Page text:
A first step in teaching students to cope with inward involvement in a value conflict
This dissertation investigated the design characteristics of affective learning experiences that prepare college students for professional situations involving a conflict of values. The affective learning experiences – in which affect has both an inner, private aspect and an outer, public aspect – encourage students to focus on their own personal feelings and their personal values, as well as to participate in affective interactions in which they share with others what they feel. College curricula currently offer affective learning experiences about value conflicts from a primarily cognitivist perspective, where feelings are discussed objectively and externally in relation to the value conflict itself, rather than subjectively from within the person. As a result, students often experience inner distance when faced with a value conflict, which allows their unconscious feelings to influence their value-driven professional positions. Having students become aware of their own feelings regarding a value conflict enables them to be consciously affectively involved in value conflicts they may later encounter in their professional practice.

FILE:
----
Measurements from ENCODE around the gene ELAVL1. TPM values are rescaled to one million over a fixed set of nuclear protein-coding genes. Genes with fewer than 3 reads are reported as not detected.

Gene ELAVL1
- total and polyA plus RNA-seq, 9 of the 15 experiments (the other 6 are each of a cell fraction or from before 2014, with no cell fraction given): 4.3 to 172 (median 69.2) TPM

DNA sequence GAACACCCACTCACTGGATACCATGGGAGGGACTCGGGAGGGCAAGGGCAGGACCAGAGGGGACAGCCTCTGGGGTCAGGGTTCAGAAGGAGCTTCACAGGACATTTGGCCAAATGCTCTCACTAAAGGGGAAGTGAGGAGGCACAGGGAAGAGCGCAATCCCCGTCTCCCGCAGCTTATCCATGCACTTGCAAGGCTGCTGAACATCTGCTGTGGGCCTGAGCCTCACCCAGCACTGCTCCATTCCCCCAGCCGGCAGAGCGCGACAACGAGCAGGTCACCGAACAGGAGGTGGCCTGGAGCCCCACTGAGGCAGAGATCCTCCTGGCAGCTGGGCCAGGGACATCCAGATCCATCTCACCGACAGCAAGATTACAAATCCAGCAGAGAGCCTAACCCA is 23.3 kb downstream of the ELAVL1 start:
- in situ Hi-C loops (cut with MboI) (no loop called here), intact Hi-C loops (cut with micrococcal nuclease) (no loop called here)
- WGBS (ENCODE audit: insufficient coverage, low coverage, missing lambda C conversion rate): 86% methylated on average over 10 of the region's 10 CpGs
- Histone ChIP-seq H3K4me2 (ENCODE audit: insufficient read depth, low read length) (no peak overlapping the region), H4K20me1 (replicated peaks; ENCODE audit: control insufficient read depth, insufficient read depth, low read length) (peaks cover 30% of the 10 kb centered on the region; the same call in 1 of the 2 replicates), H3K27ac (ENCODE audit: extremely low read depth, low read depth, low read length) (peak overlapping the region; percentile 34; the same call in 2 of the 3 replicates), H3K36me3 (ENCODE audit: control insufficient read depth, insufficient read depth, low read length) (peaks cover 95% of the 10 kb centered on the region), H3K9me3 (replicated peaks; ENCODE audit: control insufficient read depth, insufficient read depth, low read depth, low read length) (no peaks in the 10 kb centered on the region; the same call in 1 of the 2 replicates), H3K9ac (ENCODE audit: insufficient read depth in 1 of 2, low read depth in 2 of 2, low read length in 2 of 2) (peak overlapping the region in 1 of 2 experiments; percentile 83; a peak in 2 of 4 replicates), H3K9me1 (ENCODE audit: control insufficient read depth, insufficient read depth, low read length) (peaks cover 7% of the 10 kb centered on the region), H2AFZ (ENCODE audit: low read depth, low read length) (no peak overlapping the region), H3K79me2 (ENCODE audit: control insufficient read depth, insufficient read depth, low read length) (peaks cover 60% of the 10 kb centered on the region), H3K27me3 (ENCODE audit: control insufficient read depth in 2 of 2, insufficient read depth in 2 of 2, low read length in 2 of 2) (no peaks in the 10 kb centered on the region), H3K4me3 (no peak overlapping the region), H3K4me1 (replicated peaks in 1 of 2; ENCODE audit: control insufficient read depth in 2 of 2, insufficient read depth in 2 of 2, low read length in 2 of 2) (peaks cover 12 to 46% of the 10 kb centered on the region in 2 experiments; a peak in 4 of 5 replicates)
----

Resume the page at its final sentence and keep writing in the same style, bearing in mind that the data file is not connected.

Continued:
Publication date:November 29, 2023
Published by:Pamela den Heijer